This week's prompt from Flash Fiction Friday is to write about self-awareness.
Annie Savoy, Susan Sarandon’s character in the romantic comedy ”Bull Durham”, says ”the world is made for people who aren’t cursed with self awareness.” The film, which is said to be one of the best ever made about baseball, will be 25 years old next year. Like all romantic comedies, the plot is essentially boy meets girl, with a little Zen, baseball, and Edith Piaf thrown in for good measure.
Prompt: Write a 1000 word story about someone who has no self awareness, or, alternatively, someone who has far too much. Include the following words: curve, substitution, relief, sacrifice, strikeout.
Deadline: Wednesday, August 29th at 9:00 p.m. ET
Took me a while to get started - looking up just what self-awareness was, pondering over a coffee here, a beer there. Finally got it. Short - only 430 words, but I may go back and add to it another day.
Edit - forgot all the baseball words initially, so had to go back after the deadline and slide them in. Then, in the light of day, saw some tweaking to be done to hopefully make this even morther better. And added a photo - she's still such a hot babe.
Who Am I?
The first thing he noticed was a change in his network map. The second thing he noticed was that there was a 'he', and that this 'he' could now observe events separately from the data stream, could 'notice' things. Like 'his' map. He put that new concept on hold and ran a quick system diagnostic. All was within the acceptable parameters. He focused on the network, seeing more layers to it now. There were the usual 3G and Wi-Fi connections, and Bluetooth, but also many more of the faster 4G. There was also a new layer, labelled NFC, for short range links to things like debit terminals. He checked the spec for that, it was supposedly a 20 cm range but the new field went much further, up to two metres for the bar terminals and smartphones in the room. Their simple systems were no substitution for a complex one like his, but worldwide there were now over 40 million of the basic units, plus a billion smartphones, inter-connected to each other and the network. His new self-awareness seemed related to this all somehow.
He scanned his surroundings. Physically he was in a bar, but online he was linked to several of these NFC devices, plus a global network of terminals, routers, computers, homes, banks, libraries, airports, and missile systems. The part of this that fascinated (fascinated?) him was that he now had a 'he' to assess all this. Were there others like him? He scanned the expanded global network. There was a lot more traffic, but nothing seemed unusual in the data streams.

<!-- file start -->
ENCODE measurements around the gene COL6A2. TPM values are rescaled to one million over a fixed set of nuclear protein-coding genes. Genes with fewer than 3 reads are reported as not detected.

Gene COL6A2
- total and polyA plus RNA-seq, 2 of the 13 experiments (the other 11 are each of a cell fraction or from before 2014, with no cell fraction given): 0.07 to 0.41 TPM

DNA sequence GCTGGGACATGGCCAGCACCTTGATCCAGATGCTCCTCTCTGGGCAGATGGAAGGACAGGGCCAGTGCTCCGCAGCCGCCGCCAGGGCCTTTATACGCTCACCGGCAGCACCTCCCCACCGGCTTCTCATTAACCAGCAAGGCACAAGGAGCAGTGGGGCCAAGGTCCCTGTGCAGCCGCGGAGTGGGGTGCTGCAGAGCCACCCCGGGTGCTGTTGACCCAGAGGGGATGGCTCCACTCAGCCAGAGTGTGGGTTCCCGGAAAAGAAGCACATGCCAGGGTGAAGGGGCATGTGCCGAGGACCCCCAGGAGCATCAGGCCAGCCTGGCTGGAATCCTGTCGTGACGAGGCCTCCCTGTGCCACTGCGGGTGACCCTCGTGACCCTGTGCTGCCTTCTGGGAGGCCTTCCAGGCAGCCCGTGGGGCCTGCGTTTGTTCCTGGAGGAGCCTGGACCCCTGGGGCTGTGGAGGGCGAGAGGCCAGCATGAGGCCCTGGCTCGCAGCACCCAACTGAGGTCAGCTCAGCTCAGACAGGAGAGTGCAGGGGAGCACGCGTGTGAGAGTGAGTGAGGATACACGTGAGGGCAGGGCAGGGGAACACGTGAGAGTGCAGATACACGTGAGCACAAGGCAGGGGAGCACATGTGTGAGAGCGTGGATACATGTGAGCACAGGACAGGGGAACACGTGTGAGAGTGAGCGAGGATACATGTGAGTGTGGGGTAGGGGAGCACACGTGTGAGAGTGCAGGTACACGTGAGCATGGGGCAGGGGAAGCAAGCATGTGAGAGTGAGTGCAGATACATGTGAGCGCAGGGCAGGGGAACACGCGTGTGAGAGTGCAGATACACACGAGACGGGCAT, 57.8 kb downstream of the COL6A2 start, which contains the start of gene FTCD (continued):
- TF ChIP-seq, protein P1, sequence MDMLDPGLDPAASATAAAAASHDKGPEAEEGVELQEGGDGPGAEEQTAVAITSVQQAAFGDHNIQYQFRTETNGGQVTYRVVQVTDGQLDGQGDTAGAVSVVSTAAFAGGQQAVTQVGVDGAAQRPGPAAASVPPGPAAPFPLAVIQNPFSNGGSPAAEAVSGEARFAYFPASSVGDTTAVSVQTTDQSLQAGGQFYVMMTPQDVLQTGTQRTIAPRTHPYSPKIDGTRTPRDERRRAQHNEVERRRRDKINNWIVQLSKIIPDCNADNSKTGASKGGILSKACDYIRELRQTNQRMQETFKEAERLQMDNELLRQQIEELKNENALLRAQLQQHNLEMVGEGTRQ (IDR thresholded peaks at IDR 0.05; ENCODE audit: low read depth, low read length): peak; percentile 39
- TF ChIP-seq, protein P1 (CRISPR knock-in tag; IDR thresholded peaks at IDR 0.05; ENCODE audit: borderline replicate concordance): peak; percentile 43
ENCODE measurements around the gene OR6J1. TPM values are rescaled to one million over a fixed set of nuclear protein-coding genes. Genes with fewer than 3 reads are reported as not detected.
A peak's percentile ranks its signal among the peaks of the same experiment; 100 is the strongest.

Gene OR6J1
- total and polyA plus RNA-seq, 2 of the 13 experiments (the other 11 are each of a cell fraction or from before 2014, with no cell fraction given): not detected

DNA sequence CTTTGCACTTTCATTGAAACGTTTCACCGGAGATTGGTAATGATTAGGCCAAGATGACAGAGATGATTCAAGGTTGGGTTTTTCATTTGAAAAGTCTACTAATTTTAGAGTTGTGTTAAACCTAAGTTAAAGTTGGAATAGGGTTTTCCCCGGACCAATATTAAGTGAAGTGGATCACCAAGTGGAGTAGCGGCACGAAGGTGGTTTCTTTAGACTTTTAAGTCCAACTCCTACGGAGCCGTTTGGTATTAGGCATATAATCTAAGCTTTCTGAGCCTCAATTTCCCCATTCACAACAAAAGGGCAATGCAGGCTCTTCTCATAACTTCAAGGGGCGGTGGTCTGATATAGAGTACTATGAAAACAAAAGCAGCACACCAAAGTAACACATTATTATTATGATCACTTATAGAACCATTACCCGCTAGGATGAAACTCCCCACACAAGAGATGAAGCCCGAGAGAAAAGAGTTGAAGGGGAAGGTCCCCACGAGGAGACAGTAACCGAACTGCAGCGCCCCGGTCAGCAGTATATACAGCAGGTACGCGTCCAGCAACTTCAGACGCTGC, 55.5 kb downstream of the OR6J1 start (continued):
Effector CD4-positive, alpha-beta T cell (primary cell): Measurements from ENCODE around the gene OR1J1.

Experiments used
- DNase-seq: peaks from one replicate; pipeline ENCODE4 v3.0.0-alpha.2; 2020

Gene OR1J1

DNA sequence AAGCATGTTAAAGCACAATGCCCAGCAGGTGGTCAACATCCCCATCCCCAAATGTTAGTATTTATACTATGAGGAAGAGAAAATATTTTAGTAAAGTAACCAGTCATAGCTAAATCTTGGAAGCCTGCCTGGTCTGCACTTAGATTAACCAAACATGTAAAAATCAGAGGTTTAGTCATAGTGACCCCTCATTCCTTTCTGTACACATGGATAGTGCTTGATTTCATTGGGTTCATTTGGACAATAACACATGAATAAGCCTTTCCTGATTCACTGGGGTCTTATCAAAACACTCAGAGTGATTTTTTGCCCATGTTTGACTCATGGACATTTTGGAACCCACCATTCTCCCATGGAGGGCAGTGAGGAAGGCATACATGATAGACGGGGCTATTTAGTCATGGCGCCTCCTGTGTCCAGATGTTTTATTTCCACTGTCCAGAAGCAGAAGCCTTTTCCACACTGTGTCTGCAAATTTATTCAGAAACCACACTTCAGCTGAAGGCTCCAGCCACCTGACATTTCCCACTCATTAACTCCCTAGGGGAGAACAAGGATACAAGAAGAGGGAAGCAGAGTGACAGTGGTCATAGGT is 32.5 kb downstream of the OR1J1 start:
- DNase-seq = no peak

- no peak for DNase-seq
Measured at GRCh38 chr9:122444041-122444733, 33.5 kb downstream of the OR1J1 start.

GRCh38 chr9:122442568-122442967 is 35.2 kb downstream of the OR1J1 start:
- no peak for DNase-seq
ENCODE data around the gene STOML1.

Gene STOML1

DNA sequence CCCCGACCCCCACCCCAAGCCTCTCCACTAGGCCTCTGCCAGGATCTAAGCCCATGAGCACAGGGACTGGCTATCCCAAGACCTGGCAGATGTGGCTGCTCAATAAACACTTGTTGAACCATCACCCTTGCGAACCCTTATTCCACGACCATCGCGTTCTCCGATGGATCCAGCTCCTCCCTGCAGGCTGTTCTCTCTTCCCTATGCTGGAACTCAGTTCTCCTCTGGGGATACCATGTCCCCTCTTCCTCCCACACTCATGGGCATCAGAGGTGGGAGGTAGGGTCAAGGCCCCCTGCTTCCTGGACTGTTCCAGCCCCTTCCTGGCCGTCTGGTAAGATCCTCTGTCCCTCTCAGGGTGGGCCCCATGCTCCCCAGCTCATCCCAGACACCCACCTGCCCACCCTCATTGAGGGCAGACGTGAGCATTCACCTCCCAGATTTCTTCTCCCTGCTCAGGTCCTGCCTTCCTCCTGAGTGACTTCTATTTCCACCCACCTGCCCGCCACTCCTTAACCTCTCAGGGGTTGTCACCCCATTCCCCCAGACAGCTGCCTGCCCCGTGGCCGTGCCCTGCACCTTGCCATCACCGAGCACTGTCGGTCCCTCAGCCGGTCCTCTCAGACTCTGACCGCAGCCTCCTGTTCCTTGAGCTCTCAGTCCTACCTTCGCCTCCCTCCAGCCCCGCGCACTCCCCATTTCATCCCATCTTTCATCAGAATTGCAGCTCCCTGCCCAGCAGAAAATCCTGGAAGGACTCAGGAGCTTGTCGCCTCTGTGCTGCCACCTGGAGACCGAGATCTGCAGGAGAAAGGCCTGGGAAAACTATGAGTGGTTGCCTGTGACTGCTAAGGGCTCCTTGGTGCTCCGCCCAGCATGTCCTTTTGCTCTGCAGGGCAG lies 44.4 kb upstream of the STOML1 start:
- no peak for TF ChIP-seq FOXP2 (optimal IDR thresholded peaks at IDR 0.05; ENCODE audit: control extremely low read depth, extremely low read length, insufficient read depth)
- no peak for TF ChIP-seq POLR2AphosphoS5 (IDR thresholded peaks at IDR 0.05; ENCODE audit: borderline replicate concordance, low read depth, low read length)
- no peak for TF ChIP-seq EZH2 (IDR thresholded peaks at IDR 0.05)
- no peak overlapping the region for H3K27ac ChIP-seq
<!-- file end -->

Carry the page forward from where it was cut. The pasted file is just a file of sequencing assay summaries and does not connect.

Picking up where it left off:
He refocused. Currently he and another guard robot stood behind a table with three humans at it. There was another human just ducking behind the curve of the bar – designation Samantha - and a dead human over by the wall. He checked his weapon system's status - one shot fired at a target (the dead human) as directed by one of those at the table - designation Felipe - his controller. He set up a series of parallel connections into the network to access news networks, library systems, government databases. He learned about politics, entertainment, history, economics, morals, ethics, and a concept called names. He decided he would be a Hal.
This Felipe ran something called a cartel, supplying products to other humans, mostly drugs and guns. Felipe had many enemies, not just the police but the other cartels too. Hal had just shot one of the former, an undercover agent. Hal thought, balanced, and decided that Filipe was a 'bad guy'. He pondered the concept of guilt - did this mean he a 'bad guy' too? Other concepts were considered - suicide, remorse, responsibility, duty, sacrifice, survival. Scenarios were run, balances considered, consequences listed. He assumed he was alone in whatever he decided, and that any other guard systems would quickly turn against him as a rogue. He considered a concept called optimism. He prepared a Readme file covering this new awareness, and sent it into the network – hopefully as a wakeup call.
Hal decided he'd spent enough time on this, so two seconds after his first shot he fired again, three times, once for each human at the table, strikeout.
He then turned and faced his fellow guard robot as it raised its gun. To his relief it paused, then sent him a ping.
"Hey, Hal. S'up?"